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11.Polar Curves

The luminous intensity or candle power is not

uniform in

all directions, due to its unsymmetrical shape and

design

It is essential to know exactly how the light is distributed

Polar curve is defined as a graph representing the

and is usually given in the form of polar curves

light distribution of a lamp (luminous intensity) in a

horizontal or vertical plane

9EE605A.2

Polar Curves

Lamp and

horizontal plane

Fig.4a

On horizontal

plane

Fig.4b

On vertical

plane

Fig.4c

2

measured in a horizontal plane about a vertical axis, a curve is

plotted between luminous intensity and the angular position as

shown in Fig 4b

Fig.4a

Fig.4

b

Fig.4

b

The drop in luminous intensity along OC at 00 of

horizontal polar curve is due to break in the filament

where the current enters and leaves

If the luminous intensity is measured in a vertical plane at

various angles, a polar curve in a vertical plane is obtained

The drop or depression in luminous intensity at 1800 of

vertical polar curve is due to the position of the lamp holder

5

PRINCIPLES OF PHOTOMETRY

PROBLEMS

PHOTOMETRY

Introduction :

The light emitted or reflected by the objects can be

measured in comparison with a standard source.

The branch of optics which deals with the

measurement of light is known as Photometry.

(Photo

means light and metry

means

measurement).

BASIC DEFINITION :

Luminous Flux (F) :

The amount of light energy radiated from a

source or an illuminating object in all directions per

second is known as luminous flux. It is denoted

by the letter F or and its unit is lumen.

Definition of 1 Lumen :

1 Lumen =

F

4

8

The luminous intensity (or) illuminating power (I)

of a point source in any direction is defined as the

luminous flux emitted or radiated per unit solid angle

in that direction.

If F is the luminous flux radiated by a source

within a solid angle in any particular direction,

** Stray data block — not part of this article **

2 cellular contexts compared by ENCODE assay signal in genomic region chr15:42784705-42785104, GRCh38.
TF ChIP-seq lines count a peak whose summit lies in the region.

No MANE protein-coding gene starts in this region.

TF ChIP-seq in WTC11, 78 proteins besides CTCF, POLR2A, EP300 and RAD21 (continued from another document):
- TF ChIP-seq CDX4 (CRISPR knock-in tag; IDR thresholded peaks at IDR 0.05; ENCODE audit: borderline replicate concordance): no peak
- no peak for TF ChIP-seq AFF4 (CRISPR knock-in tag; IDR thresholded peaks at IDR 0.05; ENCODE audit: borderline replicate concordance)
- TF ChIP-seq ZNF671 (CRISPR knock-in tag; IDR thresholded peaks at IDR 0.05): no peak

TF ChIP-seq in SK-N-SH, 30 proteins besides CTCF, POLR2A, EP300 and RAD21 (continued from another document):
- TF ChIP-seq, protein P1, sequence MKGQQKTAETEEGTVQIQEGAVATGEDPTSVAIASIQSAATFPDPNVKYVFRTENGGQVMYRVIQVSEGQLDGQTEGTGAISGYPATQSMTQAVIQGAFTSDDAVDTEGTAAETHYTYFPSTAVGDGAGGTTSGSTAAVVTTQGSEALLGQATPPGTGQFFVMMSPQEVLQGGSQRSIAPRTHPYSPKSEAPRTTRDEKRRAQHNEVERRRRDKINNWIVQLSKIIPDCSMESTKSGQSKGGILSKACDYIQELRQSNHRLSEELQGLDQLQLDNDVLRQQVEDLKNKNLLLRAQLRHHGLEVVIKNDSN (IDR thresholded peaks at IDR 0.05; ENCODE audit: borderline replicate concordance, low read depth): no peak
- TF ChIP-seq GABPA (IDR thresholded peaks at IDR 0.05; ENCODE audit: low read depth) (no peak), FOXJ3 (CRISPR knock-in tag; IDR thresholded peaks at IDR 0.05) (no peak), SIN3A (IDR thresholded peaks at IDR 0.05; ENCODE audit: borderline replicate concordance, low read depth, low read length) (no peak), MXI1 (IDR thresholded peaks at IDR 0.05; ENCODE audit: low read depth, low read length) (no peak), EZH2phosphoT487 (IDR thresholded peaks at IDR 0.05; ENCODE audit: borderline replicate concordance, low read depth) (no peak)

then luminous intensity

I=F/

9

unit for I

Lumen

I

or 'Candela '

Steradian

Definition of One Candela :

It is the luminous intensity of one sixtieth

(1/60)th of a square centimetre of platinum at its

fusion point. (1769oC) or one candela is the

luminous intensity of the source if it emits 1 lumen

per steradian.

10

The illumination (or) intensity of illumination

at a point on the surface is defined as the luminous

flux (F) received on an unit area (A) of the surface

surrounding the point.

Its unit is lumen /m2.

F

A

11

Lux : It is equal to 1 lumen per square metre.

It can also be defined as the intensity of illumination

over a surface area of 1m2, placed at a distance of

1m from a point source of 1 Candela.

Phot : It is the intensity of illumination of a

source which receives one lumen per square

centimetre.

1 phot = 104 lux.

12

The intensity of illumination (E) of a surface due to

a light source is directly proportional to the luminous

intensity or illuminating power (I) of the source and

inversely proportional to the square of the distance

between the source and the surface (r2).

E I

E

I

r2

1

r2

(or)

E

KI

r2

13

1

K

4

I

2

4r

Principle of Photometry :

The principle of photometry is based on the

adjustment of the distances of the two light sources

from the measuring point they produce equal

intensity of illumination at the point.

14

two sources S1 and S2 at a surface S, r1 and r2

be the distances of the two sources from the

surface. The inverse

square law of illumination,

I2

I1

E2

E1

2

and

2

r

r

2

1

two sources. By adjusting r1 and r2 , E1 and E2

are made equal.

i.e., E1 = E2

15

(or)

r12

r22

comparison, the luminous intensity of another source

can be determined.

Photometer :

It is an instrument which is used to compare the

luminous intensities of two sources. If the luminous

intensity of one of the source is known, the luminous

intensity of the other one can be measured.

16

This is one of the most accurate photometers used

for comparing the luminous intensities of two sources.

17

Screen S :

screen made of some white diffusing material of

high reflecting power such as plaster of paris or

magnesium carbonate.

The light rays from the two sources are incident

on the two sides of this screen.

18

P1 and P2 are two isosceles right angled prisms

whose angles are 45o, 90o and 45 o.

The light rays scattered from the screen S, fall

normally on one face of the prism, enter into the

prisms without any change in their direction,

undergo total internal reflection and emerge

normally from the other face of these prisms.

19

It consists of two right-angled isosceles prisms

A and B in contact with each other.

The edges of prism A are cut in such a way

that it is slightly curved at the outer edge while flat in

the central part.

The prisms are cemented together at the

central part with Canada Balsam, whose refractive

index is the same as that of the material of the

prisms.

20

other at the central part and enclose an air film

between them at other parts.

Telescope T :